A Protestant reader writes:

To my eye, death is the most proximal intrusion on our lives of a more general fact -- the finiteness of our lives in contrast to the infinity (or nearly that) of time and space.  The questions that once bothered me did not verge towards, "do I live on after death?" but ran more towards the cosmic.  As quickly as I can summarize, "if I am just strutting and fretting my nanosecond upon an infinitesimally tiny stage in the great arc of the universe, with any evidence of my life disappearing in a few scant thousand years, with my species but a midget latecomer on a single planet around a single star, ready to be snuffed out at any moment by a passing asteroid or our own cleverness, just what the hell is the point of my getting out of bed this morning?" 

The answer, in as much as I've been able to come up with one, is that I am faced with a question which is utterly beyond scientific inquiry or rational consideration.  I can either believe that, as the great American prophet of the 20th century observed, "the arc of the moral universe is long but it bends toward justice," and attempt to play my bit part in that play, or I can believe that this is false and that it is all a stack of amoral laws and properties and waveforms and such, and that any actions I take are, in the not-very-long run, utterly and completely moot.  I make the conscious decision to believe the former, which is to my theology (and, despite what atheists looking for a straw man might rush to argue, that of my church), a statement of religious, irrational belief in God.

This problem does not, however, restrict itself to cosmic meditations.  Your passage on your dying friend reminds me that in the experience of my life and those close to me, religion is not nearly so important in contemplating one's own death but in contemplating the deaths of those to which we are closest.  The spiritual challenge of one's own mortality is tiny and remote compared to the challenge of the mortality of one's children or other dearest loved ones.  I can contemplate my own finitude with little disconsolation, but as I think of childhood friends who died far too soon, something not from my rational faculties begins to cast frantically about, trying to seize upon something which might suggest some part of them lives on -- that memories and objects somehow preserve the person I felt close to.  Surmises that "what a person does lives on in the lives of those touched by him or her" strike me as only slightly less irrational than the supposition of an immortal soul.

On a similar note to loss, there's the human problem of absence.  In an exchange some time ago on your blog, one atheist reader angrily replied to religion's role in providing comforting words that as atheists, his family relied on each other.  I'll certainly not interfere with this form of support, but the question remains -- what of those who lack some or all of their family?  What of missing or abusive parents?  While I look through the eyes of a believer, I can't see a "vast chasm" between on the one hand a perfectly rational orphan who, in times of despair, relies upon the belief that there are forces for good in the world which can lift her up, and on the other hand Obama's "audacity of hope," which didn't seem to trouble too many atheists.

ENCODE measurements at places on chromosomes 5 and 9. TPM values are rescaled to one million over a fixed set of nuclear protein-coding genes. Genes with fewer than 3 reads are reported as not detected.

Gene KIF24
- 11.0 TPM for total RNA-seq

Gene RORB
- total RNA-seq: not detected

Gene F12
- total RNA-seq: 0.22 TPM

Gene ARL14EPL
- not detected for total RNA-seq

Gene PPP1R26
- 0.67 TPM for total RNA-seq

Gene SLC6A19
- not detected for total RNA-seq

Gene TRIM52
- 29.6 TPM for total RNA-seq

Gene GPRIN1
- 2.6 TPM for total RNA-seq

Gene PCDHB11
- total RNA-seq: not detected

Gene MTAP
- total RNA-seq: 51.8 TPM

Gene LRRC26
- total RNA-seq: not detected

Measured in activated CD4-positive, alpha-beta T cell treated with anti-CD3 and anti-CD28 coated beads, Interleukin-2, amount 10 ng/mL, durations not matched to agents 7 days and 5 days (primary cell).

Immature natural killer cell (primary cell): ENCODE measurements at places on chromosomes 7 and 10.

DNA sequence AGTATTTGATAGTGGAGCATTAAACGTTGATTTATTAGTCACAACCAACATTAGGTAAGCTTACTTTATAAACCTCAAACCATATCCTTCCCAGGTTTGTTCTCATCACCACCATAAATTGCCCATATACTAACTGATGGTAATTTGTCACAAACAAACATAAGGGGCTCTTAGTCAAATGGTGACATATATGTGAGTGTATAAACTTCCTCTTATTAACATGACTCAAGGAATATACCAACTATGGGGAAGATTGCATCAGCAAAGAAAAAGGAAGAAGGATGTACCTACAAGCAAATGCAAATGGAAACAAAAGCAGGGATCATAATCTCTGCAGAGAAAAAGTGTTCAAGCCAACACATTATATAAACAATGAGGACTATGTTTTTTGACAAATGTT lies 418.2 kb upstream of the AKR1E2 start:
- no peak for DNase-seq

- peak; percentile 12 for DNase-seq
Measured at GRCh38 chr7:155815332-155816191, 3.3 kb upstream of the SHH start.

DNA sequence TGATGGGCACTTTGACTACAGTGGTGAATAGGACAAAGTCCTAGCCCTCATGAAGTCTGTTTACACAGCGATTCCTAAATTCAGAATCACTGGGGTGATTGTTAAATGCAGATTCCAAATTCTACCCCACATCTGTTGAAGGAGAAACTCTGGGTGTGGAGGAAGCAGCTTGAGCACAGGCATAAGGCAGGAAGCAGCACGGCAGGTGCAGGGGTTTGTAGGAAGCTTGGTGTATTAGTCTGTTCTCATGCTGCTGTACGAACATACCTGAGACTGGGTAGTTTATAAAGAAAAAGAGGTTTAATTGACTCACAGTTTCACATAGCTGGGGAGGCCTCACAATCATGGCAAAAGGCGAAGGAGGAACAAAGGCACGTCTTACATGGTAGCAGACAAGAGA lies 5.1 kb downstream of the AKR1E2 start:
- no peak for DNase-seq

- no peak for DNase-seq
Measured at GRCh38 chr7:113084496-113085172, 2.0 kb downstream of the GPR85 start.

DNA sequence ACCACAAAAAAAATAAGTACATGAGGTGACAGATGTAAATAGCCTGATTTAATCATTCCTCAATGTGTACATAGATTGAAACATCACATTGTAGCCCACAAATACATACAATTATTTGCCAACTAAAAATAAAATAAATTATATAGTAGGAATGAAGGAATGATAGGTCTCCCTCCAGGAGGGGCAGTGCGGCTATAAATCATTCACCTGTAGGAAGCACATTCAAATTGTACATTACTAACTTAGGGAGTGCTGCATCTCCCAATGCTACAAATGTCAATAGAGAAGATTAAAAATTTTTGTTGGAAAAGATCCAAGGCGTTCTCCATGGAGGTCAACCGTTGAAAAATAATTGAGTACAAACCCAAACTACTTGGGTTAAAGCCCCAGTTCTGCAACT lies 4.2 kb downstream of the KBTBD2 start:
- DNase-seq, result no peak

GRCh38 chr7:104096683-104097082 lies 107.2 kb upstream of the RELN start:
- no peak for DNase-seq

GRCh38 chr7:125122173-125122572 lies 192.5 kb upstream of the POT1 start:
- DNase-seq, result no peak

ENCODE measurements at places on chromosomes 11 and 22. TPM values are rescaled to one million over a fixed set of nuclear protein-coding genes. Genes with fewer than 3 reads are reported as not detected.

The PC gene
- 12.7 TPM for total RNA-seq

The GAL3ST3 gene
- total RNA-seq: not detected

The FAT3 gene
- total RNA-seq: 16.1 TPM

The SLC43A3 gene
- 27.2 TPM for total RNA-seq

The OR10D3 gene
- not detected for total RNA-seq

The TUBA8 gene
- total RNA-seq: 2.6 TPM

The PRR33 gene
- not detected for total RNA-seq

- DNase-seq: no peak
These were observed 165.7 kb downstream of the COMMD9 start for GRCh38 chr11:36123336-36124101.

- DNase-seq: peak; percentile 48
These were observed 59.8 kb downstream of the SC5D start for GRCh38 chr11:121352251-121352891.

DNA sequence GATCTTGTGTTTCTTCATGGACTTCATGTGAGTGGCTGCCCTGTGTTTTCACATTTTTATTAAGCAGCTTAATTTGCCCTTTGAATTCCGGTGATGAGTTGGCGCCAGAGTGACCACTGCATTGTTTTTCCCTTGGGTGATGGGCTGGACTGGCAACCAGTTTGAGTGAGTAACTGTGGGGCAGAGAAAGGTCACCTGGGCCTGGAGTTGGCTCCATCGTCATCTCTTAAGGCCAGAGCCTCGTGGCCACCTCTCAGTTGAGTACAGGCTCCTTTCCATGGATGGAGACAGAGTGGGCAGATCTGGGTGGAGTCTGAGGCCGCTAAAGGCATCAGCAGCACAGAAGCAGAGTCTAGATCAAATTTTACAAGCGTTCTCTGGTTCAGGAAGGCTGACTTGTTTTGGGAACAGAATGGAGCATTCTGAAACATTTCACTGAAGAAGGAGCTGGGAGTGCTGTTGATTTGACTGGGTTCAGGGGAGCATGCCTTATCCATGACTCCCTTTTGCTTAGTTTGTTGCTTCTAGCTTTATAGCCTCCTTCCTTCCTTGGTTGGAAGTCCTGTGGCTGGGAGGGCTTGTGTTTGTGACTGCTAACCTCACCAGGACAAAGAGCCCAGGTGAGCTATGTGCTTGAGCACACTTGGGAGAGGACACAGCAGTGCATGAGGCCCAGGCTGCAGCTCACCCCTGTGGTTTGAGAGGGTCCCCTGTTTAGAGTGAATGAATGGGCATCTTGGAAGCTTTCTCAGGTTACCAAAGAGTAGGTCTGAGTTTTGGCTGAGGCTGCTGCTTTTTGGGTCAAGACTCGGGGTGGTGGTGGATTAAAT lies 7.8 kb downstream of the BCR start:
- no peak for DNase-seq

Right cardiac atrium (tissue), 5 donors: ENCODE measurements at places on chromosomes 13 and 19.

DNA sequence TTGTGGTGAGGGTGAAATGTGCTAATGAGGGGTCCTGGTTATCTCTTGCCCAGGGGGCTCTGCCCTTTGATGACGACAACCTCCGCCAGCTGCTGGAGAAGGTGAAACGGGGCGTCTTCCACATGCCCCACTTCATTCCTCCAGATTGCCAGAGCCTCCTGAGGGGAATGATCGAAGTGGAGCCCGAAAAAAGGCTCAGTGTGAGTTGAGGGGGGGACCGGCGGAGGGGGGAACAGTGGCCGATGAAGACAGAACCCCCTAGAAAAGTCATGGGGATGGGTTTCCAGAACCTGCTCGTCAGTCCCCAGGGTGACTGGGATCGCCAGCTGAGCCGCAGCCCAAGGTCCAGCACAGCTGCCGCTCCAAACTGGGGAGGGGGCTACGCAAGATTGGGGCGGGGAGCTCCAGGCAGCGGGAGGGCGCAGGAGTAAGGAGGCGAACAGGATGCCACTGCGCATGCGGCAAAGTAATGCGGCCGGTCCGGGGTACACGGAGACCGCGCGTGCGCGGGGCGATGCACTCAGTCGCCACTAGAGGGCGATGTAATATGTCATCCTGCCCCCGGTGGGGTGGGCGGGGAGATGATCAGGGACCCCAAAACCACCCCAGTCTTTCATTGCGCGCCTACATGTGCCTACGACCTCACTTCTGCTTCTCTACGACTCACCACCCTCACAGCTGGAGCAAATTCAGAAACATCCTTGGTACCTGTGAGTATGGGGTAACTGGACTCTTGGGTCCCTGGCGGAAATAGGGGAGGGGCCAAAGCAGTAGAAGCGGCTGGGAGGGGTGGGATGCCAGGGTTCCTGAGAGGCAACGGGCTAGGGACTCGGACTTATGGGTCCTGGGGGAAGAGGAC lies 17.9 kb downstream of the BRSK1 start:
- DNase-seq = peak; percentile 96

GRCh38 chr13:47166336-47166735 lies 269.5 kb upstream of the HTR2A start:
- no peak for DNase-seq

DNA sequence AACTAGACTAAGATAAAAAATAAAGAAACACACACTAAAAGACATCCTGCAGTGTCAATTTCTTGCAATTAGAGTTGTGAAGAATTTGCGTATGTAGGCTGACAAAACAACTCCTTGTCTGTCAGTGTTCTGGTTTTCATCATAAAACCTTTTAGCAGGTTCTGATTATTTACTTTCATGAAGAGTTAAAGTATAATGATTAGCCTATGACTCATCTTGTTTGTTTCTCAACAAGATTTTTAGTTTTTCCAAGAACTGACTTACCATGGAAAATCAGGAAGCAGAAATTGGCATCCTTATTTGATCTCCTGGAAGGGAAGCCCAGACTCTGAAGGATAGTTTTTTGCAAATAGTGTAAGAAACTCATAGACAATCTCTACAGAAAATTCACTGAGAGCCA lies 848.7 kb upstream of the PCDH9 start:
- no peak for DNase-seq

In my own times of trouble, I've consoled myself with my belief that there is good inherent in the world, reinforced this with songs, scripture, and poetry, and called that force the Holy Spirit, but that doesn't seem any more of a stretch than ascribing the rain to Mother Nature or taxes to Uncle Sam.  (I feel considerable sympathy with a Jesus of Nazareth who, divine or not, clearly realized at an early age that Joseph was not his father, and who called the God of Israel, Abe, or "daddy.")

At extreme risk of sounding just as condescending and trite as the "you can't deal with death" atheists, I have to observe that it's much easier to say goodbye to a happy, healthy life than to one filled with unfairness and injustice and illness. If we're going to be ascribing religious beliefs to mental failings, I'm far more ready to accept that it comes from the offense to our innate sense of justice when a selfless and caring person suffers a long, horrible, painful, and lonely death than some fear of the terminal dark.  It's far easier to accept an "unjust" death if one can imagine the soul sleeping peacefully in the arms of the Savior than imagining that years of humiliating pain are the final word on a life.  Indeed, I confess to thinking that atheists are even able to hold these more scornful takes on religious belief because they haven't come face to face with truly horrible pain and suffering in their lives.  Whatever gets you through that, I'm pretty sure it doesn't come from rational consideration.

And, if I may add something to this deeply personal note, reducing this religious experience to a "crutch" presupposes that a crutch is somehow unnatural. But this experience of suffering and loss and death is part of the core human experience. Which is why faith endures. Modernity has helped keep this suffering at bay - numbing it with pharmaceuticals and technology and material comfort previously unknown.

But it hasn't changed our deepest reality; it has merely muffled it and enabled our denial some more. Death comes. Injustice remains. Unfairness triumphs. On this earth, at least.

We want to hear what you think about this article. Submit a letter to the editor or write to letters@theatlantic.com.